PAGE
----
Kabul has fallen. The Taliban are on the run. The Northern Alliance, aided by massive U.S. air strikes, is advancing on every front. Let's finish the job. It's time to haul out our big guns, weapons that we haven't used very effectively, ever.
Historically, mostly in situations where a weaker race or nation is facing an enemy of overwhelming power, the power of non-violence has proven effective enough to bring victory even against a powerful foe. Ghandi did it with Indian peasants against Great Britain; Martin Luther King did it against segregation in the American South; Mandela and his friends did it in South Africa. But that particular kind of non-violence may not be the weapon of choice in the war we are presently waging against terrorism in the world.
In his letter to the young church in Rome, the Apostle Paul, expanding and varying the theme of non-violence as it was taught by Jesus, said this: If your enemies are hungry, feed them; if they are thirsty, give them something to drink; for by doing this you will heap burning coals on their heads. Do not be overcome by evil, but overcome evil with good. This is not acquiescence or martyrdom or laying down in front of a tank to make a point. This is recognizing that goodness, our goodness as a nation and as a people, is a weapon that can be used effectively to overcome the evil we are facing.
Let's be clear: We did not deserve what happened on September 11. No level of perceived decadence or national sin can justify it, in spite of what the reverends Robertson and Falwell on the Right and some U.S. critics on the Left may imply. None of those 5,000 people deserved to die the way they did. Not one.
Our response will become a "test of our national character," according to the statement titled "Deny Them Their Victory," released in September and signed by 2,500 religious leaders. All agree that the terrorists must be defeated and brought to justice, but the question is how that will be done. The statement says, "We can deny them their victory by refusing to submit to a world created in their image." They must not be allowed to set the agenda. To deny them their victory, the statement asserts, "we must not, out of anger and vengeance, indiscriminately retaliate in ways that bring on even more loss of innocent life."
Let's respond out of our deepest values. If there are grievances and injustices that are breeding rage and vengeance in the Muslim world, let's face the behaviors within ourselves and within our nation that they believe bring on the injustice. You have heard people ask, "Why are so many people so angry at us?" It's a good question, and we ought not to be satisfied with simple or simplistic answers. We need to make something good come out of this tragedy. American pride is one thing; American chauvinism is quite another, and is exactly the response bin Laden and his stripe are hoping for.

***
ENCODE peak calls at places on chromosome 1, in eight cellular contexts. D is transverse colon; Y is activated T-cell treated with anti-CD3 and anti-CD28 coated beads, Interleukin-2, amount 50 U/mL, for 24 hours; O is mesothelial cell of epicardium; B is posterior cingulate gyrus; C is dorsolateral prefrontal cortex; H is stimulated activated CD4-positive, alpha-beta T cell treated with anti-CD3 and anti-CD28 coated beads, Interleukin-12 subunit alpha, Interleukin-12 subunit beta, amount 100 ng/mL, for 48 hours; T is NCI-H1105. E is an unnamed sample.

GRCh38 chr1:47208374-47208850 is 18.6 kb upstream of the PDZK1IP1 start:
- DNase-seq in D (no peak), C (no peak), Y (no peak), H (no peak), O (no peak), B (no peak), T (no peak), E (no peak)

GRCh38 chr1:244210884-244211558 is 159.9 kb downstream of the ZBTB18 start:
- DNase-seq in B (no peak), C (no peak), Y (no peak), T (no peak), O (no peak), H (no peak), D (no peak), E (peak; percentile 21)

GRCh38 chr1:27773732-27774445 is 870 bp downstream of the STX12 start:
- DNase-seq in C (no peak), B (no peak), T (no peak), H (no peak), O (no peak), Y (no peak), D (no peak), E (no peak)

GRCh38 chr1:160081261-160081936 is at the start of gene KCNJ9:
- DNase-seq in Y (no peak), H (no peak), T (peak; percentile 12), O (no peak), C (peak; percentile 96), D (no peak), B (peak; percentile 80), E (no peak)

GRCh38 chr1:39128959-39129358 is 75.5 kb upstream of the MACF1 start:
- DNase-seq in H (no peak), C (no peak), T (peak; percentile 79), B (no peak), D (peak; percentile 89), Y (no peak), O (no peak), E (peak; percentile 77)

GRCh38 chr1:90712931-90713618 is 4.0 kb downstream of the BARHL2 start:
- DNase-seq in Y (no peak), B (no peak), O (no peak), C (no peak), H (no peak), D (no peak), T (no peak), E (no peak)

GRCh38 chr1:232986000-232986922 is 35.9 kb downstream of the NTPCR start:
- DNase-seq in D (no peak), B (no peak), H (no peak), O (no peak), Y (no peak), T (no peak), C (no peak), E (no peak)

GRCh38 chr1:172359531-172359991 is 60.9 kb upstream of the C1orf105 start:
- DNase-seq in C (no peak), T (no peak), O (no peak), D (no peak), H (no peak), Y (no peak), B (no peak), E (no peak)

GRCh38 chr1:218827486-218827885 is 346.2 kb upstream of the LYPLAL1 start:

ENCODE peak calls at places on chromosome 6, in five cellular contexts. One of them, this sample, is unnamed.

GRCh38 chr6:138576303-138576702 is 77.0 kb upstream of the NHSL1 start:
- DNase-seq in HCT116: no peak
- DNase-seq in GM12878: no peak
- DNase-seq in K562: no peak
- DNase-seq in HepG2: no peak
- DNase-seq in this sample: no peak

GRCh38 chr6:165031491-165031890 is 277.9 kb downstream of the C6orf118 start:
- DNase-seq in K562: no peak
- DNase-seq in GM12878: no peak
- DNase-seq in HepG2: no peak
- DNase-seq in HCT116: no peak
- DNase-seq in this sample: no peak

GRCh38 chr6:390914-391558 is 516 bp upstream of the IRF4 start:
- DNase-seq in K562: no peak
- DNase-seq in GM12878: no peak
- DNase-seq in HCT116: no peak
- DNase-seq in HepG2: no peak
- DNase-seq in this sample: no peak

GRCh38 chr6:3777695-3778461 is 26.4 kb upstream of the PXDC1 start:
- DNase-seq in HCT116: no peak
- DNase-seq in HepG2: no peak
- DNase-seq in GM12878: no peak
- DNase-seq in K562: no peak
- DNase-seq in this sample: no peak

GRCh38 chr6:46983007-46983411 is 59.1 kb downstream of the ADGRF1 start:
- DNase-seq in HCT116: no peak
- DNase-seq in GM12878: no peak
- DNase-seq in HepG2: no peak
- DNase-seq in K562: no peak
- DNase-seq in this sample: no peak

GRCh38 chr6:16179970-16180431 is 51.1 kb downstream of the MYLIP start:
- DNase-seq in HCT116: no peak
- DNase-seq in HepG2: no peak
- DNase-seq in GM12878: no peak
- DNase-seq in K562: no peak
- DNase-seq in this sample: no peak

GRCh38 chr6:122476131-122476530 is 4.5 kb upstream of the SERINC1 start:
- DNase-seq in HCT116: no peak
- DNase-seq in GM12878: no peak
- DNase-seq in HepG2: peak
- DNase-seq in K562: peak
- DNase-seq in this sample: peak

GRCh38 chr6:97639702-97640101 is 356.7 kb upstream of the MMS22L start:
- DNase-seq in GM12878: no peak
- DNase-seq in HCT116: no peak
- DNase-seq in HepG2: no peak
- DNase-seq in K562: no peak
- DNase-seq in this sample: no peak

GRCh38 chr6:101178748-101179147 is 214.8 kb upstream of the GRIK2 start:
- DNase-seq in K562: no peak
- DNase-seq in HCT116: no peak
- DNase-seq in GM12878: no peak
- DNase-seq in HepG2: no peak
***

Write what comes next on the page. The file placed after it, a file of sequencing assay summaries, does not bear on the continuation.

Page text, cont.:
Jim Wallace in Sojourners suggests that "grinding and dehumanizing poverty, hopelessness, and desperation clearly fuel the armies of terror, but a more ideological and fanatical agenda is its driving force." Wallace suggests that we attack "their ability to recruit and subvert the wounded and angry for their hideous purposes" by leading the world in a demonstrated new compassion, generosity of spirit and commitment to justice aimed precisely toward those people who have been abandoned and abused. This is the population that bin Laden depends on to support terrorism's central purpose, which is to regenerate itself, to grow, to gain momentum across the world.
America is a great country. But we are also a good country, filled with people who honestly want to do right by the world. We ought to see that goodness as the most powerful weapon we have in our arsenal. Massive military might will not defeat this enemy because they will never engage us at the level of that might. They expect us to use our might indiscriminately, and they will use the collateral killing of innocent people to demonstrate to the world that we are evil. That is their agenda. We ought to prevent them from following that agenda by doing the unexpected. Let's create a web of global ethics that will attack them with goodness. Let's create strategic alliances that will overwhelm the Muslim world with generosity and decency. Let's drop a million tape recorders across the Muslim world, with clear messages from serious and compelling Koran scholars, asserting that terrorism against civilians anywhere in the world is an insult to Allah, which it is. Let's strip bin Laden not just of his money, but of his power base. Let's heap coals of fire on the heads of our enemies by feeding them if they are hungry, creating lasting access to water if they are thirsty, and rebuilding war-ravaged economies and infrastructures even though they may have brought the destruction on themselves. Our goodness and our generosity and our inherent good are our most powerful weapons. Let's use them. Let's not be overcome by evil. Instead, let's overcome evil with good.
Thomas H. Dahl, is pastor of Aldersgate United Methodist Church
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